by Amber Malloy
In general, romance is the bastard child of the book world. It, hands down, makes the most money, but no one wants to admit they either read or write it. Men who dare to tread into this genre, such as Nicholas Sparks, coin their book’s "Women’s Fiction." This could be considered the first dark smudge against the genre. The second is the lack of diversity in this field. Whites have the upper hand in romance leads.
Black women read the most and we read most of everything; BBW, WWWM, BWBM, even WWBM, but whites are more selective. They don’t read POC (People of Color) leads because they don’t have to. Black romance was never as broad as white main stream books. Publishing houses figured only a certain type of romance is what Black woman craved, i.e Church, Gansta, or Urban. The cute and homey romances that white women bought were simply not in the cards for the rest of us. The problem with that is called stereotyping.
Marketing analytics would point to sales, and so would publishers. However, history has shown us that simply isn’t true. Publishers have what is called category romance, which is a type of story line they would like their authors to follow. It is their tried and true formula, it works for them. Anything outside of the norm just doesn’t get picked up. Nevertheless, famous authors have dispelled this type of book and a box format, i.e Zane and E. L. James. These women hit every best seller chart by self-publishing. Considered a one-off by industry standards of the time, they are now the blue print for erotic romance. Unfortunately, publishing is much like the movie industry in the argument that no one actually wants to go out on a limb. They would rather stick to what works for them.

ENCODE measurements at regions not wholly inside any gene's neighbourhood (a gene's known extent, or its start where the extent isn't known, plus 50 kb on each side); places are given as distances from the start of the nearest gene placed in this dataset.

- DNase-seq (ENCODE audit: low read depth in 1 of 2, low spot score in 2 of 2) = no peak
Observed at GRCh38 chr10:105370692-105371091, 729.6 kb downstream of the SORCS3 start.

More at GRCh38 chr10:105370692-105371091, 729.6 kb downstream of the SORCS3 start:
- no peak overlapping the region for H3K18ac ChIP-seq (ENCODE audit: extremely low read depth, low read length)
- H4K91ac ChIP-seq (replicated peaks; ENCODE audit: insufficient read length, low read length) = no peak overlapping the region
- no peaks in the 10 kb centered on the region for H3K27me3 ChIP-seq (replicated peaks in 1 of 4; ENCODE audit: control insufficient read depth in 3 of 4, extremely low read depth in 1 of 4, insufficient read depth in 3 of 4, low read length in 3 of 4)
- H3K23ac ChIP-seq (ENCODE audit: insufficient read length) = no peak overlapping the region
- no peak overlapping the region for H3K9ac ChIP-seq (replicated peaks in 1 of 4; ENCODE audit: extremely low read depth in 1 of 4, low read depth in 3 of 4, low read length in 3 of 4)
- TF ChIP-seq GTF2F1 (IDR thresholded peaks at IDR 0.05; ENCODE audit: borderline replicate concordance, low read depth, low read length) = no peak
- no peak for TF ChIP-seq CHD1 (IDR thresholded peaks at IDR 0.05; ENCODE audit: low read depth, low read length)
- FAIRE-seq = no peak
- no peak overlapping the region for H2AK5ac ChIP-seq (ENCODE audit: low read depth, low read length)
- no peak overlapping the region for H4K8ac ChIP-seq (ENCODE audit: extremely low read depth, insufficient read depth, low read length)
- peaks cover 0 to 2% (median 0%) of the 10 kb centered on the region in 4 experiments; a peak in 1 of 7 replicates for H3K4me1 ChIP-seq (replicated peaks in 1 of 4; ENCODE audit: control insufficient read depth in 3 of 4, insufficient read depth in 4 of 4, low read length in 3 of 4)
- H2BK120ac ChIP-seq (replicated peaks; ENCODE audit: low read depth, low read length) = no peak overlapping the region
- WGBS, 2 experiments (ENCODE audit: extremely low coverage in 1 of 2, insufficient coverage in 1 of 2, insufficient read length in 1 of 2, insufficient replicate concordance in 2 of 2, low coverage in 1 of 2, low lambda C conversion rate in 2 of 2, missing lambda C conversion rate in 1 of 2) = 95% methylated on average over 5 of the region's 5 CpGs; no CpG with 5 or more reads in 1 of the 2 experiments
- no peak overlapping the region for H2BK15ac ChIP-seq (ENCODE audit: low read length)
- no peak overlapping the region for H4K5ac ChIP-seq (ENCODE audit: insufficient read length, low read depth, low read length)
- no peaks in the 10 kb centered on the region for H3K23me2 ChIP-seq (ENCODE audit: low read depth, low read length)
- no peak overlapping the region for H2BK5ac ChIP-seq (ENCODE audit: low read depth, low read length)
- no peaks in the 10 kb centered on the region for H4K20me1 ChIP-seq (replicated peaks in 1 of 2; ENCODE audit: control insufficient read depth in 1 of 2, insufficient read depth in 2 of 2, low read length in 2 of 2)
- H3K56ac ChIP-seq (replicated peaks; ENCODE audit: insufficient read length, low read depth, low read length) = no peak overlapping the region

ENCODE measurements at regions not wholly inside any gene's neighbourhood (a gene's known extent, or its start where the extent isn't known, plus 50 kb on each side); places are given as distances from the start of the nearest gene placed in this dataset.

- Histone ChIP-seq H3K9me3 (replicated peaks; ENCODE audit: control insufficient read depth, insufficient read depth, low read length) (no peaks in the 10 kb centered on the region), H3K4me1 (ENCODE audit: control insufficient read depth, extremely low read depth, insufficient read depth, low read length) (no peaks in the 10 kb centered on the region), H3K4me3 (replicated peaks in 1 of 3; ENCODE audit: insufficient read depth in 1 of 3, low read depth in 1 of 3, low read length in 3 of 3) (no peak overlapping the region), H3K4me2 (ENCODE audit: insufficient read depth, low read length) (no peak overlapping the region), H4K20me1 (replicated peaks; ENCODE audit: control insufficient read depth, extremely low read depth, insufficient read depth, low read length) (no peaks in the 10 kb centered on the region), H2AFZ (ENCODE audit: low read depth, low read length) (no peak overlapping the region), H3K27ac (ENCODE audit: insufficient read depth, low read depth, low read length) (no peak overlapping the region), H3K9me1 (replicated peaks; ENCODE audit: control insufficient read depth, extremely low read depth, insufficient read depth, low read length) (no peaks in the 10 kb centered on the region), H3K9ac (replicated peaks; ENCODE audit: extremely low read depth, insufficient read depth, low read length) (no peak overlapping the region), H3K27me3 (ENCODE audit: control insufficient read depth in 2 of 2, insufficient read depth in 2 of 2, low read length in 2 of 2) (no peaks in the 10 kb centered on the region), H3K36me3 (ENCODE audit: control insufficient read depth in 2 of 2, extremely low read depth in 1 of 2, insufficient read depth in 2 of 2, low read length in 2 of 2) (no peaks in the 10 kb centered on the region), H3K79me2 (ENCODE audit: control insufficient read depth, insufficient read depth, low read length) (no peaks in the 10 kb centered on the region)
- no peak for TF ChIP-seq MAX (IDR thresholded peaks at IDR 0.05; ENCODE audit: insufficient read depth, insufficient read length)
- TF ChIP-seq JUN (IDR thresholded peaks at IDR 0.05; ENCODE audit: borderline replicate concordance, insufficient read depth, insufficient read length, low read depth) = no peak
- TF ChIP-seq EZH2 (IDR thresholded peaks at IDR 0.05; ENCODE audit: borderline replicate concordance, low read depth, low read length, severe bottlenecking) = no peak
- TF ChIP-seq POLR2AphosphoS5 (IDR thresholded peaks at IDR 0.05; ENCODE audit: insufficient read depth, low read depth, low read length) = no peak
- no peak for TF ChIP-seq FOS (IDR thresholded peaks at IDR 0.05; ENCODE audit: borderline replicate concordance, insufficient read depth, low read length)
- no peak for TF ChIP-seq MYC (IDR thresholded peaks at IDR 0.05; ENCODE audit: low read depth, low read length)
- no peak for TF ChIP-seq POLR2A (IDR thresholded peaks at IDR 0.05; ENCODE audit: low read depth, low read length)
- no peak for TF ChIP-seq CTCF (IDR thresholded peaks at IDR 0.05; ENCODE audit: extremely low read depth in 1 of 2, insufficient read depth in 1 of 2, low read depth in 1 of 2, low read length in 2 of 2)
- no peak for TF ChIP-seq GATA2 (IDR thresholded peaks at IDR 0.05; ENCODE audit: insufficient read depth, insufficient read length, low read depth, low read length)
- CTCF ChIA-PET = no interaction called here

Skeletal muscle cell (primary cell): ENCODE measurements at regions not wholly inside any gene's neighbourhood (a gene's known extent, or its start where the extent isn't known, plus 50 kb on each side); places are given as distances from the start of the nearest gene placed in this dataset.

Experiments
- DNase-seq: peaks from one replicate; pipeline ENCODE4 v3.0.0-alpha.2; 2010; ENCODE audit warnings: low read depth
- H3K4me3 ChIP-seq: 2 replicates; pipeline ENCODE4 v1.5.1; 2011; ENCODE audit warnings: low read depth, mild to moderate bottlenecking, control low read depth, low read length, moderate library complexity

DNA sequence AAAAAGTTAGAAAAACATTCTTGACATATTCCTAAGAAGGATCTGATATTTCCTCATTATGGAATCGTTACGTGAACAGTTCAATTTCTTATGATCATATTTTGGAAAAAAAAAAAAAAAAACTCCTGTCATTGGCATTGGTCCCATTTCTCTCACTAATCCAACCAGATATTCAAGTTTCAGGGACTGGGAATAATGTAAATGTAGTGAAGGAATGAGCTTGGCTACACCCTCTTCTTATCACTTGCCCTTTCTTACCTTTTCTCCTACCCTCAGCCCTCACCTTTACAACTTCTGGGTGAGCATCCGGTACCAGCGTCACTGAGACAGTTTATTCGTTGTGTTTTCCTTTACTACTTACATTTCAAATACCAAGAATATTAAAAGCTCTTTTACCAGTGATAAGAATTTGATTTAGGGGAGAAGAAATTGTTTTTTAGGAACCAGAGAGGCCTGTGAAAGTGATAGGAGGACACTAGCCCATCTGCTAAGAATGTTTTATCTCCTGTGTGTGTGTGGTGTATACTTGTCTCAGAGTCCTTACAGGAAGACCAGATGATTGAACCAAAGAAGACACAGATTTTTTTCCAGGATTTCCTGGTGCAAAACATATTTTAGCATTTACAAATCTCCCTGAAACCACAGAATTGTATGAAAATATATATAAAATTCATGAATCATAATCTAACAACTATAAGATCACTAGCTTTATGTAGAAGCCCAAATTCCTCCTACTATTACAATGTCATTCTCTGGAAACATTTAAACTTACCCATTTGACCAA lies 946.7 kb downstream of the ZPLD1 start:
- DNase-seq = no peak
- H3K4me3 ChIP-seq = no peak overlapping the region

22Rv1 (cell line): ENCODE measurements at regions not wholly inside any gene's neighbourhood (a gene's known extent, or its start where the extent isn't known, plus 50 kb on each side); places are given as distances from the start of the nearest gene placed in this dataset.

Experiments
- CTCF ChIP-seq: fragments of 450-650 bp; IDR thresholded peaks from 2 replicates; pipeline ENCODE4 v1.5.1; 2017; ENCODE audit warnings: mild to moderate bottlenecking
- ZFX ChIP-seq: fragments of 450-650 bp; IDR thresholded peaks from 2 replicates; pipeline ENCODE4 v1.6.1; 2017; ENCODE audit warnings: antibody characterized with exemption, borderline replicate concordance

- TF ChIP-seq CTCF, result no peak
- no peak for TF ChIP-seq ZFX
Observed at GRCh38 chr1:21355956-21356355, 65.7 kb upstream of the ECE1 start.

When I first started writing, I didn’t see much call for interracial works. Thanks, in part to the television show Scandal, interracial romances have had a little boost. The pairing with a strong black woman lead and white man seemed foreign to most. Yet, interracial romance has been around for some time. What would help a lot of authors is for the genre to catch on with women outside of their race.
Black women read books with white leads wouldn’t it be awesome if white women could do the same?
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Amber's Newest Diverse Release: Fear Nothing
Years ago, Skye Everwood survived a vicious assault, and now, she’s losing her eyesight as she faces her worst nightmare… Her attacker is back to finish what he started.
When the love of her life unexpectedly shows up at her restaurant, she knows it’s not a coincidence. Skye never understood why Bodhi King disappeared after that fateful day. Their plans to get married went up in smoke, just like her dreams to stay in the JAG Core. Unsure if she can trust him with her heart—let alone her life—she searches to find answers to why he left in the first place.
Available Here: Amazon